I am especially interested in shallow bays and estuaries that receive the majority of their nutrient inputs through submarine groundwater discharge. These shallow systems differ from more well studied deep systems like main stem of Chesapeake Bay in that enough light reaches the bottom sediments to sustain significant benthic primary productivity. In nutrient-poor shallow systems, eelgrass communities thrive, but as these systems become eutrophic due to nutrient inputs, macroalgae replace eelgrass , hypoxia becomes more frequent and some desirable species, like scallops, are lost. I have been studying the factors controlling nutrient loading via groundwater and the effects of this loading on total ecosystem metabolism, phytoplankton abundance and production in two estuaries on Cape Cod, Waquoit Bay, and in West Falmouth Harbor. The West Falmouth Harbor research is part of a larger study funded through a NSF Biocomplexity grant that involves collaborators from Cornell and the University of Virginia. I am also co-principal investigator on a project evaluating innovative alternative approaches to remediating nitrogen pollution using a permeable reactive barrier to intercept and denitrify nitrates in groundwater.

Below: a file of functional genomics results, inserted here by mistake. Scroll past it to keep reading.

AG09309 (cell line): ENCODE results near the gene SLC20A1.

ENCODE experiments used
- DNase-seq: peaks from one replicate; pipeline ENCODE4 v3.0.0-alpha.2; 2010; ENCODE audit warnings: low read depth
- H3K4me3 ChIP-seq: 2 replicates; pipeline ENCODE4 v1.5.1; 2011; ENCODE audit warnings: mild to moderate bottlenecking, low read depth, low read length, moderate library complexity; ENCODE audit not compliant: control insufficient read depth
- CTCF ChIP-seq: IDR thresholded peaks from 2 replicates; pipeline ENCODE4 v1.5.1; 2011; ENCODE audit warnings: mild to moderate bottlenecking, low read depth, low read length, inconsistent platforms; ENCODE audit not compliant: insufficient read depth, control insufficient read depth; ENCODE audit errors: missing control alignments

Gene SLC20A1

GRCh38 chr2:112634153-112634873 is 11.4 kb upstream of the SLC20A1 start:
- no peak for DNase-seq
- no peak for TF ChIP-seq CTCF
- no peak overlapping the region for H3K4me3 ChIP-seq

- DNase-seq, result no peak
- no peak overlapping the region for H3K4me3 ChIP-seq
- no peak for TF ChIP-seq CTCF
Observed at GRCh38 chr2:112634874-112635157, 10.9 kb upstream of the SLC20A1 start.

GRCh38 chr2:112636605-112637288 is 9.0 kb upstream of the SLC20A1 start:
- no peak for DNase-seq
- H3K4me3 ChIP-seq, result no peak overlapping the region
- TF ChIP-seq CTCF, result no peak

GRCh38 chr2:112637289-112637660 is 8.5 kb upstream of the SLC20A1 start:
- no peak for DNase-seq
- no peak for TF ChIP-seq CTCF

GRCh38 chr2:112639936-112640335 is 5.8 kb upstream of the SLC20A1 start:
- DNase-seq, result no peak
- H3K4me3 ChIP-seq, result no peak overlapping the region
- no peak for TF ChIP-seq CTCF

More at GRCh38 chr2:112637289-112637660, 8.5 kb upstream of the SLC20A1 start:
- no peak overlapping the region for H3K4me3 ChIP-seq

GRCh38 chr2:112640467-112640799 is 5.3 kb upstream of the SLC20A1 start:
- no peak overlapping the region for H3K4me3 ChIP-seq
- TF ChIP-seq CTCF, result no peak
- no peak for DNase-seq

Thoms, T., A.E. Giblin and K.H. Foreman. 2003. Multiple approaches to tracing nitrogen loss in the West Falmouth Wastewater Plume. Biological Bulletin 205:242-243.
Foreman, K.H., I. Valiela and R. Sardá. 1995. Controls of benthic marine food webs. Scientia Marina 59(Suppl. 1):119-128.
Valiela, I., K.H. Foreman, M. LaMontagne, D. Hersh, J. Costa, C.D. D'Avanzo, M. Babione, Chi-Ho Sham, J. Brawley, P. Peckol, B. DeMeo-Anderson, K. Lajtha. 1991. Coupling of watersheds and coastal waters: Sources and consequences of nutrient enrichment in Waquoit Bay. Estuaries 15:443-457.